The fact that this coworker has three times now suggested that my intelligence is not a desirable quality but rather an unfortunate idiosyncrasy (twice in accusing me of being "judgmental," and once while actually hitting on me(!) by saying I needed to be "relieved" of the thoughtful expression I'd developed while reading an interesting book) has me generally annoyed, but also feeling a bit despondent.*** This last exchange--during what he clearly considered a flirtatious encounter--was obviously meant to be some kind of complimentary come-on, an appeal to my romantic feminine nature. Why I would want to be "relieved" of my thoughtfulness in favor of some frivolous romantic "fun" is beyond me. I find conversation and discussion to be fun, and more than that, fulfilling. I also appreciate levity and joy, though rarely would I characterize such things as mindless or frivolous, at least not in their ideal forms.
So yes, I am discouraged, even gloomy, about the social relationships I often find myself in. It might sound arrogant to say that I am more intelligent than most of the people I know and work with on a daily basis, but the truth is that, intelligence (whatever that is) aside, I am definitely more thoughtful. I have no need to make this claim about myself--they make it for me. But while they seem to think it's an unfortunate side-effect of having no "life" and nothing better to do, I see it as one of my best qualities, something I really love about myself and that I want to share with others. Thus, I often feel drawn to people who exhibit a similar thoughtfulness or at least hint at it through off-handed remarks. Sometimes the very same people who intrigue me with such remarks also come across as being judgmental and kind of rude, for the very reason that they're willing to make controversial statements based on personal convictions. Right now, for instance, I'm crushing on a guy who, I'm pretty sure, thinks I'm just another thoughtless, good-because-the-Bible-says-so kind of girl. The very fact that he might be indifferent to me because of this incorrect perception has me intrigued (unlike those who are indifferent to me because they know I'm not an easy lay, who don't interest me at all, and sadly make up the vast majority of guys I know). But it's also frustrating because I'm afforded so few opportunities to demonstrate my depth and personality, and he has no real reason to give me any, as far as he's concerned. I don't want to make the same mistake with others. Which is why I always try to give people the benefit of the doubt, to engage them in conversation, to explore the reasons behind their actions. I don't want to make the mistake of assuming someone is just silly or shallow when they're just quiet or reserved.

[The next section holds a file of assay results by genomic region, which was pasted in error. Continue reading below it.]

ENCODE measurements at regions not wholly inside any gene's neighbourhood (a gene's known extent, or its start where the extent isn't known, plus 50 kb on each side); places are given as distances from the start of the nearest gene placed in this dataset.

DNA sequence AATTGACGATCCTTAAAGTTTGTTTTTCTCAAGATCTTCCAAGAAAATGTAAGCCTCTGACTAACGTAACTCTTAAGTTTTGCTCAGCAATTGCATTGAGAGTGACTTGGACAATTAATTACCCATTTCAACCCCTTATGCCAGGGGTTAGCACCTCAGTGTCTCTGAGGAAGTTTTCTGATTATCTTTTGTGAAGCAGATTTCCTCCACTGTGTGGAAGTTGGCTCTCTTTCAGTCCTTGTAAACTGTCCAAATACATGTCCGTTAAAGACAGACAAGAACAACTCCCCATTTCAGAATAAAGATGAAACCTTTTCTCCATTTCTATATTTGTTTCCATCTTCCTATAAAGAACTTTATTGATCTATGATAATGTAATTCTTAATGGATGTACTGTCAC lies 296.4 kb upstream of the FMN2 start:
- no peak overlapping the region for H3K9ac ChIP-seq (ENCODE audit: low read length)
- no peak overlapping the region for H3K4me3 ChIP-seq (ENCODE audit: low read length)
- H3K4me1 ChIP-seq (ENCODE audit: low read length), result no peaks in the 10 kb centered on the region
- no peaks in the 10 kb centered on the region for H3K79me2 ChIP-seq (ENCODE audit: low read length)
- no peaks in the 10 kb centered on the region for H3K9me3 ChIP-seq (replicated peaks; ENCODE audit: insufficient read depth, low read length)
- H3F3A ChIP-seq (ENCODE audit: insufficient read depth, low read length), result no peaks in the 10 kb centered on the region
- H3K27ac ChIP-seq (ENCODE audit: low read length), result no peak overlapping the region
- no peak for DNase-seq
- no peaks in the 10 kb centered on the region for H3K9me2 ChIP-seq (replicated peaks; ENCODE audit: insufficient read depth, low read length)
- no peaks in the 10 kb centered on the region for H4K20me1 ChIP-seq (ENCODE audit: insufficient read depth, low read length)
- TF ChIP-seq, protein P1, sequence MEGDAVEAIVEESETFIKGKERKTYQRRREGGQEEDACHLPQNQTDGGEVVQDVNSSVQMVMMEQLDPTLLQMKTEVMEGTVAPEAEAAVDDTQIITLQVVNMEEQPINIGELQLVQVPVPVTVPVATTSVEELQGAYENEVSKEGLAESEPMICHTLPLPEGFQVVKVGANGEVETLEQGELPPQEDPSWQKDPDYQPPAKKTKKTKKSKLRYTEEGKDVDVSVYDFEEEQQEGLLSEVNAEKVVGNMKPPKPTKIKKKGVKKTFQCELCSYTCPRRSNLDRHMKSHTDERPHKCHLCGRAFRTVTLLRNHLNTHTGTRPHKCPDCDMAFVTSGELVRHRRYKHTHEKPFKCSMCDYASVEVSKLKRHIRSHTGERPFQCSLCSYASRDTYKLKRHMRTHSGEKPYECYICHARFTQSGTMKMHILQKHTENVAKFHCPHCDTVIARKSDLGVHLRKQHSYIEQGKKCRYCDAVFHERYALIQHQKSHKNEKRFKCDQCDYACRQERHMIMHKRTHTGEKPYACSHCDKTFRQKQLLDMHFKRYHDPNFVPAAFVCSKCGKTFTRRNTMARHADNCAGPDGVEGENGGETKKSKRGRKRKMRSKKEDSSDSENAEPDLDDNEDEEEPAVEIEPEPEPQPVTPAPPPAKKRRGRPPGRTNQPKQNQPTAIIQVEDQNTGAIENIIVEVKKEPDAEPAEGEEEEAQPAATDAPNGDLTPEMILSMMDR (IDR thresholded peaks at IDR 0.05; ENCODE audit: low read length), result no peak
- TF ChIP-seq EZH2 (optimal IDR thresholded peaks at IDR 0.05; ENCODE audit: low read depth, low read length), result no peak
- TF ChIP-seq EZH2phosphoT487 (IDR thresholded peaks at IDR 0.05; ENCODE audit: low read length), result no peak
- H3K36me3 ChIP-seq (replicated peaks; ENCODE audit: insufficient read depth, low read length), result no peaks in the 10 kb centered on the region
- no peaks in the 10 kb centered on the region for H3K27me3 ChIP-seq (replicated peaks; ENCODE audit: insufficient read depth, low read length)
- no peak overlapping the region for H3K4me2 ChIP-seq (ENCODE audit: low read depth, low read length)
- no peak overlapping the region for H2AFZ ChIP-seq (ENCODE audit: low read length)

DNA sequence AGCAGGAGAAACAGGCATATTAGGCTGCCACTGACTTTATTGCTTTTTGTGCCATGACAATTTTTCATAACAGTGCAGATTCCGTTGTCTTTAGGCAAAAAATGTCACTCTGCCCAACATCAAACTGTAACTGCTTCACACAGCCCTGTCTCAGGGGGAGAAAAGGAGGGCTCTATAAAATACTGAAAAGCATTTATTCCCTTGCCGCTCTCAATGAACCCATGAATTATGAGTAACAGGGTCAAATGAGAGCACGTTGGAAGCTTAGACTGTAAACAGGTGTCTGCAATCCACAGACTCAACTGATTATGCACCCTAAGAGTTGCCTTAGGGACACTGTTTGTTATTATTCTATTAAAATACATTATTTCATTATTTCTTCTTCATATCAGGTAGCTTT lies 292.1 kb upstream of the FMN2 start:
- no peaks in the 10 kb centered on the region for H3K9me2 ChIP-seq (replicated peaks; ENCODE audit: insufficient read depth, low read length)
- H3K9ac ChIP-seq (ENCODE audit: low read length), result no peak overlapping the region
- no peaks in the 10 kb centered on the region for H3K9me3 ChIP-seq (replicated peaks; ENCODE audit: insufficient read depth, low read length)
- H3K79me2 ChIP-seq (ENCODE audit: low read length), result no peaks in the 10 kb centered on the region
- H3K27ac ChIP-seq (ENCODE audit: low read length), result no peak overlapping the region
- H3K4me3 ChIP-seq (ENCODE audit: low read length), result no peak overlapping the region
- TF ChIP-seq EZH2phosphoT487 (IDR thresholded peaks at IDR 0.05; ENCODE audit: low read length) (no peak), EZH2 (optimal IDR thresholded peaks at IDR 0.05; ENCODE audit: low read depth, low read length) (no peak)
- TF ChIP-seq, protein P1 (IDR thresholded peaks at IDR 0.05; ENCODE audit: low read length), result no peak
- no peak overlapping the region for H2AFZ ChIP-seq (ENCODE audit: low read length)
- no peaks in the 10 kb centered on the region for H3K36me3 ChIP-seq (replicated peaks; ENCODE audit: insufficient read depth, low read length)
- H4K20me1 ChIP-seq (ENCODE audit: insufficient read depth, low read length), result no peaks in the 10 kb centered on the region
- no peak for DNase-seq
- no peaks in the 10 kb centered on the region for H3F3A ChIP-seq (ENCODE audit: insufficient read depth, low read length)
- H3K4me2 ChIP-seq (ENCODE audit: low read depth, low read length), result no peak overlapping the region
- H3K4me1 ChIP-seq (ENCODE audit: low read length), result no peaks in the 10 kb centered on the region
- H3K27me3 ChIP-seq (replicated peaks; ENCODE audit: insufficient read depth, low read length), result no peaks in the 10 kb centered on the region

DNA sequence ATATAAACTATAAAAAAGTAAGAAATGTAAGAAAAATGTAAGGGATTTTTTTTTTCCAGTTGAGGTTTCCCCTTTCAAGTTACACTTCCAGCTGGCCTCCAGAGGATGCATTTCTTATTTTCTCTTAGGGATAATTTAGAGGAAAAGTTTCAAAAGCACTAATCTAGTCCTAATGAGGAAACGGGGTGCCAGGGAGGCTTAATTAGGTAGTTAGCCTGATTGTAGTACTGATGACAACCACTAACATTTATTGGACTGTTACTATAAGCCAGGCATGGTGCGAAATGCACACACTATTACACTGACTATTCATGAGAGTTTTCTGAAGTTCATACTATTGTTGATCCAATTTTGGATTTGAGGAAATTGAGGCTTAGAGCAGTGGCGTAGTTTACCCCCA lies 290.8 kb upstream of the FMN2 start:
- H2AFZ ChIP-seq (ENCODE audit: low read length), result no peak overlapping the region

Which is why I agreed to go on a date with someone who has been dropping hints of his interest for, gosh, over a year now, despite my friendly indifference and my interest in this other guy. I had some qualms about it--is it right to go on a date when you have a feeling it's not going to work out? Am I obligated to inform him of my interest in someone else, or would that just be needlessly hurtful? Have I come to treat men as a commodity, waiting for a perfect guy to come along who has all the right "features" (like a compatible morality, similar interests, thoughtful mind, sense of humor, self-control, reserved nature, cute little goatee and a nice smile) instead of focusing on the feelings a person might be able to evoke (or, on the other hand, is it right to allow feelings alone to dictate relationships rather than attempting to engage another person on all levels, mental, emotional, philosophical, etc.)? Sometimes, I admit, I may over think things. I want to do what's right. In the end, though, right or not, I agreed to go on the date.
And I sat here all evening waiting for his call.
And it never came.
1. attitudes or behavior based on traditional stereotypes of sexual roles.
2. discrimination or devaluation based on a person's sex.
1. an act or instance of judging.
2. the ability to judge, make a decision, or form an opinion objectively, authoritatively, and wisely, esp. in matters affecting action; good sense; discretion.
3. the demonstration or exercise of such ability or capacity.
4. the forming of an opinion, estimate, notion, or conclusion, as from circumstances presented to the mind.
1. feeling or showing profound hopelessness, dejection, discouragement, or gloom